24 APRIL 1886, Page 16


Slit,—My attention has been called to the notice of "Mary Frampton's Journal " in the Spectator of April 10th, which renews in the grossest terms the charge against the memory

of Mrs. Fitzherbert. It is exactly thirty years ago since my father published the "Memoirs of Mrs. Fitzherbert" (Bentley, 1856), to meet the version of the story which had then recently appeared in Lord Holland's " Memoirs of the Whig Party," and established the fact that she was married to the Prince of Wales, by a Protestant clergyman, at Brighton, on December 21st, 1785. The papers and documents referred to in it are now in my possession, and are, I believe, all that exist on the subject, except those to which allusion is made in the formal agreement drawn up and signed in 1833 between Mrs. Fitz- herbert on the one part, and the Duke of Wellington and Sir William Knighton, executors of the late King George IV, on the other. By that agreement, both parties bind themselves " that each will destroy all papers and documents in the possession of either, signed or written by Mrs. Fitzherbert or by her directions, or signed or written by the late King, when Prince of Wales or King of Great Britain, or by his command, &c.„ with the exception of those hereafter mentioned viz., such papers and documents as Mrs. Fitzherbert shall wish to keep, which shall be sealed up under the seals of the Duke of Wellington and Sir William Knighton, and of the Earl of Albemarle and Lord Stourton, and be lodged at the bank of Messrs. Coutts, at the disposition of the Earl of Albemarle and Lord Stourton." Mrs. Fitzherbert died in 1837, and Lord Stourton then thought it his duty to apply to his co-trustee, the Earl of Albemarle, to open the packet. The latter refused at the- time, but sent the following note, with a list of the papers and documents retained by Mrs. Fitzherbert :— " Berkeley Square, Tune 5th, 1837.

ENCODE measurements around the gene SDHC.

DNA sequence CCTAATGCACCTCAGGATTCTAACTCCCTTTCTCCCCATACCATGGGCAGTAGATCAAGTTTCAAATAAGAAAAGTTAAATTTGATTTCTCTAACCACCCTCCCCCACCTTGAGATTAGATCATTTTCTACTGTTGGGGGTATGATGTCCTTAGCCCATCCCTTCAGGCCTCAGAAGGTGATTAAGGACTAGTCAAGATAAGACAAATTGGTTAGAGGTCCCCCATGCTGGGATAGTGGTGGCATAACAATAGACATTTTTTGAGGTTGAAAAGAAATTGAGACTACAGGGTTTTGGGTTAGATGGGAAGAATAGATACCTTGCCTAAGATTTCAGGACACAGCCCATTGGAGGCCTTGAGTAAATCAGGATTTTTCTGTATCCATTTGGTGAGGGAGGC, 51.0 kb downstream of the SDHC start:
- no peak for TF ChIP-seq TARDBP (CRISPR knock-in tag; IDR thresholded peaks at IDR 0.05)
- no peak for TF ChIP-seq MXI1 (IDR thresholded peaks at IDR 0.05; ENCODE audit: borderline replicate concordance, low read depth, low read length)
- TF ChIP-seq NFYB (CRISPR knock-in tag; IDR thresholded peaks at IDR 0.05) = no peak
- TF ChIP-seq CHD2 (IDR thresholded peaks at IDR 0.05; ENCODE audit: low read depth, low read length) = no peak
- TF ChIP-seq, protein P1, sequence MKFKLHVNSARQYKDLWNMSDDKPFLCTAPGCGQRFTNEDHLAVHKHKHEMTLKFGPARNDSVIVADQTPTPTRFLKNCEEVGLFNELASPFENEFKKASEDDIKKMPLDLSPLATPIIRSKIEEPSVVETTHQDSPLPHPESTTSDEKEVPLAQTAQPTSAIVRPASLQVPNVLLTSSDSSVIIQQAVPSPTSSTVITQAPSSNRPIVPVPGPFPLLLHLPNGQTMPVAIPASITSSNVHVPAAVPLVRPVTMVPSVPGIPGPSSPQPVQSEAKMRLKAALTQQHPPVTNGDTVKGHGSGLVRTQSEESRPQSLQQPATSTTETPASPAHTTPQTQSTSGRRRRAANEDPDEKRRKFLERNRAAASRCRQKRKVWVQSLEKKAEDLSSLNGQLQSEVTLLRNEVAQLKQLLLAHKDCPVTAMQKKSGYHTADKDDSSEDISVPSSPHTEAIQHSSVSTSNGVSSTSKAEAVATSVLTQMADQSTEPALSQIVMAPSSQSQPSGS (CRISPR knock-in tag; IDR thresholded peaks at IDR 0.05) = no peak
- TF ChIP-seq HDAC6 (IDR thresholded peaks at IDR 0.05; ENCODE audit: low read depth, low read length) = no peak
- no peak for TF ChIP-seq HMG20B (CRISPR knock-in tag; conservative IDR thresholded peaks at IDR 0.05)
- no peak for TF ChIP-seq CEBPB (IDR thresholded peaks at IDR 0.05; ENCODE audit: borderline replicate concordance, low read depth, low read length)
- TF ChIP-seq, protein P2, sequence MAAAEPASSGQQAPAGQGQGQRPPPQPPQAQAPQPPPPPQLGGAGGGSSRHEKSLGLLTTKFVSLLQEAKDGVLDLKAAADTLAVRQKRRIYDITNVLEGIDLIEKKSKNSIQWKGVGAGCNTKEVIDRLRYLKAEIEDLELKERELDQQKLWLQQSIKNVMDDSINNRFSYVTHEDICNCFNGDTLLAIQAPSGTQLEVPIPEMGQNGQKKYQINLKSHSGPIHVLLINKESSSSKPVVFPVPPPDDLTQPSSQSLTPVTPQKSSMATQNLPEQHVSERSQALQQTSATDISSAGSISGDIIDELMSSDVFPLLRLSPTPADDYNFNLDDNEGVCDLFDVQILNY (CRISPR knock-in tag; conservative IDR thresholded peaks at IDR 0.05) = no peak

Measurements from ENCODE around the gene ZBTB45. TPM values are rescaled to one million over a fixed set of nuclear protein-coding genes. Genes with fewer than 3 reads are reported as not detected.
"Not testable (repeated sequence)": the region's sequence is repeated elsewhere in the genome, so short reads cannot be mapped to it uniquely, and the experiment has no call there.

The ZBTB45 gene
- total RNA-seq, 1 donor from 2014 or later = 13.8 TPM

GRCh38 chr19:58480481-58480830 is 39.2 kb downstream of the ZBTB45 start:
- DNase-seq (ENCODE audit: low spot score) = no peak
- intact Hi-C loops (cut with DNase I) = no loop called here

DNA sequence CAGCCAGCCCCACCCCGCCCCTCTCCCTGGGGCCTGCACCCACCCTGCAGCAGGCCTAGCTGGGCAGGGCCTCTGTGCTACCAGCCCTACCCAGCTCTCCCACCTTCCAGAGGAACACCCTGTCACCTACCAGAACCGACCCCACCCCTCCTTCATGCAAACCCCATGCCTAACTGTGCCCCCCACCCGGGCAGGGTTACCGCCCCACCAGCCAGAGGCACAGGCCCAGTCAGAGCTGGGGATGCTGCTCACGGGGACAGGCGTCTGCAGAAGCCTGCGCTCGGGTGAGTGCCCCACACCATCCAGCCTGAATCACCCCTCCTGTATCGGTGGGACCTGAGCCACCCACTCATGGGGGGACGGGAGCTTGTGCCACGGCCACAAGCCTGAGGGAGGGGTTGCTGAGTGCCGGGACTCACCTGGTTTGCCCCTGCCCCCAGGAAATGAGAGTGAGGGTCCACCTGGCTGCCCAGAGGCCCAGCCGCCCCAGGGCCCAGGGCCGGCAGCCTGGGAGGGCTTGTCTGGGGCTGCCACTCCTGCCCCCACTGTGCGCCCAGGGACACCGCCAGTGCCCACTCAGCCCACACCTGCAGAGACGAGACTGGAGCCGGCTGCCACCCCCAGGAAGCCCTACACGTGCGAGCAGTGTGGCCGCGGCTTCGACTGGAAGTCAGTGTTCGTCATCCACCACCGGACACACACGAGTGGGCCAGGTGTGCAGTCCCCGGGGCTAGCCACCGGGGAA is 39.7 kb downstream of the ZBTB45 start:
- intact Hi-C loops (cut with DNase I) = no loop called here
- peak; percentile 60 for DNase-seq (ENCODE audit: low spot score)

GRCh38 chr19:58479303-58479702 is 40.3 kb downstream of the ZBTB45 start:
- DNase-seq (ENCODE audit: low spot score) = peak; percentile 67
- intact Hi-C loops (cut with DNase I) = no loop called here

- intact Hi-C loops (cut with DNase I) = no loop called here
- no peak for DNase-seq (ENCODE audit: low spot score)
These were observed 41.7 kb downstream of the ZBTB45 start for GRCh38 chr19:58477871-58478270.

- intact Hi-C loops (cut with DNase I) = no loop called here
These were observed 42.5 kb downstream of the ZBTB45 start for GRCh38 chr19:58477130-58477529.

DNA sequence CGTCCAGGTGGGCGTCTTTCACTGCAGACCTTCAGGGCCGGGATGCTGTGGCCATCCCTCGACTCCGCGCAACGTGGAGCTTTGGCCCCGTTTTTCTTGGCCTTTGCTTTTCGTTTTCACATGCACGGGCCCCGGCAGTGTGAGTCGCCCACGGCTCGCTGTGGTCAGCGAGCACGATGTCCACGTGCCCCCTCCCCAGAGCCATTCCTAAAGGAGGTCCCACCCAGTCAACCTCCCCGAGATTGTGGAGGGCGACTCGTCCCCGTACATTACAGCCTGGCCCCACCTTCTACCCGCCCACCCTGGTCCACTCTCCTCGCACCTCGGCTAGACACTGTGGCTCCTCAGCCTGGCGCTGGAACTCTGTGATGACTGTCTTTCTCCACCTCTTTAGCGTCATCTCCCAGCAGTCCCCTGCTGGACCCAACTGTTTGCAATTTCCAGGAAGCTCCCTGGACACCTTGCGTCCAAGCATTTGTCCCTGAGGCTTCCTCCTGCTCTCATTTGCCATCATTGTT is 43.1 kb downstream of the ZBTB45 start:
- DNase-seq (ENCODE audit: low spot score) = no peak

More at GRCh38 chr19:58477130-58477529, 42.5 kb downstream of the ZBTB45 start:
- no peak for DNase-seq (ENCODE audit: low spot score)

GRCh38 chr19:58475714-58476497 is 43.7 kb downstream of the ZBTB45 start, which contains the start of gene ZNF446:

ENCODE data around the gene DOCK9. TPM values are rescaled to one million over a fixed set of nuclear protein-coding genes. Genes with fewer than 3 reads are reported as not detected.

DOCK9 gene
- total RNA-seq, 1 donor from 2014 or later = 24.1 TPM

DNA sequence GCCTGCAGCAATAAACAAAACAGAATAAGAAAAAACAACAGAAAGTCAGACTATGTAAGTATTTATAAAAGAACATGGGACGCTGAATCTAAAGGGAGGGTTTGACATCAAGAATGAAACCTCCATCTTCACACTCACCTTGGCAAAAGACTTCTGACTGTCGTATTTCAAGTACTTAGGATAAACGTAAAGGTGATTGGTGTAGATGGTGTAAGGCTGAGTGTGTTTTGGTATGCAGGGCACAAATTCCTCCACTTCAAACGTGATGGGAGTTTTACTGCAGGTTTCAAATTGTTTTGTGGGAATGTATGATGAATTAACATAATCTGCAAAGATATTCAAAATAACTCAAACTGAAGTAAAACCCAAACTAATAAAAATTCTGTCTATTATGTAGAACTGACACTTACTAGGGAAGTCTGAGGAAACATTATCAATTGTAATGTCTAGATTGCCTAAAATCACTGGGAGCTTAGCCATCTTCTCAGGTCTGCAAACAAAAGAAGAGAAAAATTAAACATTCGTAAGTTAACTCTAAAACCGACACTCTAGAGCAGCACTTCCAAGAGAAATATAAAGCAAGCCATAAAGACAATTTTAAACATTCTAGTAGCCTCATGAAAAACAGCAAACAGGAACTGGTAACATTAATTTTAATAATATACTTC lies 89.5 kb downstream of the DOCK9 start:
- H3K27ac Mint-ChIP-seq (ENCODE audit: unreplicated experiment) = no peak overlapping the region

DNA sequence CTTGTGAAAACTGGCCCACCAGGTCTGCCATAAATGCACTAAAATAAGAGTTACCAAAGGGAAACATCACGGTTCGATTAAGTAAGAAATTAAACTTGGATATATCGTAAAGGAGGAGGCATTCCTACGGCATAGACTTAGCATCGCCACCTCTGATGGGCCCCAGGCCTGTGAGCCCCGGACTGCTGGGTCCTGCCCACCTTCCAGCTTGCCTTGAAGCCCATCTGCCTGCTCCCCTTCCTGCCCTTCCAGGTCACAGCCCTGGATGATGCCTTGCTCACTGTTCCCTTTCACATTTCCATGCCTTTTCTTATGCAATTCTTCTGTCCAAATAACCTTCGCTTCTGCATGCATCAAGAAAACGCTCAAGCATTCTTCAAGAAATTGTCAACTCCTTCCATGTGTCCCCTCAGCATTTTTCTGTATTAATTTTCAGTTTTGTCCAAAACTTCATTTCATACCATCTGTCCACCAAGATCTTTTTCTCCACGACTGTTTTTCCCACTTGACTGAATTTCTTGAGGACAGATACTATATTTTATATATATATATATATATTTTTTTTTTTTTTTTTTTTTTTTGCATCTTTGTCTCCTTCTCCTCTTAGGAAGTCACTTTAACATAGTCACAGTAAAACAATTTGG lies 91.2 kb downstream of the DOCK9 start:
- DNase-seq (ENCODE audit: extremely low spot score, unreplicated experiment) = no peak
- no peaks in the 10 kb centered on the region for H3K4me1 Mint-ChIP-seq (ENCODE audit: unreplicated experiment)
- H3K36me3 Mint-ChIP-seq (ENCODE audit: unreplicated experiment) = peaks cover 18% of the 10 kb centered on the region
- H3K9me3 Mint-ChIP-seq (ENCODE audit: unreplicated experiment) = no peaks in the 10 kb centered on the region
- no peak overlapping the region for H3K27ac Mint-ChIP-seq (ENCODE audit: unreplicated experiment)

" thus LORD STOURTON,—I hope the words of the endorsement, of which I forward a copy, will fully answer the object desired.—Very faithfully yours, ALBEMARLE.

"1. The mortgage on the palace at Brighton. 2. The certificate of the marriage, dated December 21st, 1785. 3. Letter from the late King relating to the marriage e signed George IV.') 4. Will written by the late King (George IV.) 5. Memorandum written by Mrs. Fitzherbert, attached to a letter written by the clergyman who. performed the marriage ceremony."

On a renewed application from Lord Stourton to Lord Albe- merle in 1811, the latter conveyed his own and the Dake of Wellington's refusal, giving as a reason, "that there was not• now, nor had there been, any attack on Mrs. Fitzherbert's repu- tation. Did any appear in any quarter, he (the Duke) would be•

eager in joining us to repel it."

When preparing the memoirs for publication in 1855, my father,.

as trustee for Lord Stonrton, once more applied to the repre- sentative of Lord Albemarle to open the packet, and his request. was refused. I presume, therefore, it remains in the possession•. of Messrs. Coutts. Your readers will, however, I think, agree,

after reading what I have briefly stated, that the lady's memory is sufficiently vindicated without them.—I am, Sir, &c.,


[Where is the grossness P Mrs. Fitzherbert was incidentally called the Prince's mistress.—En. Spectator.]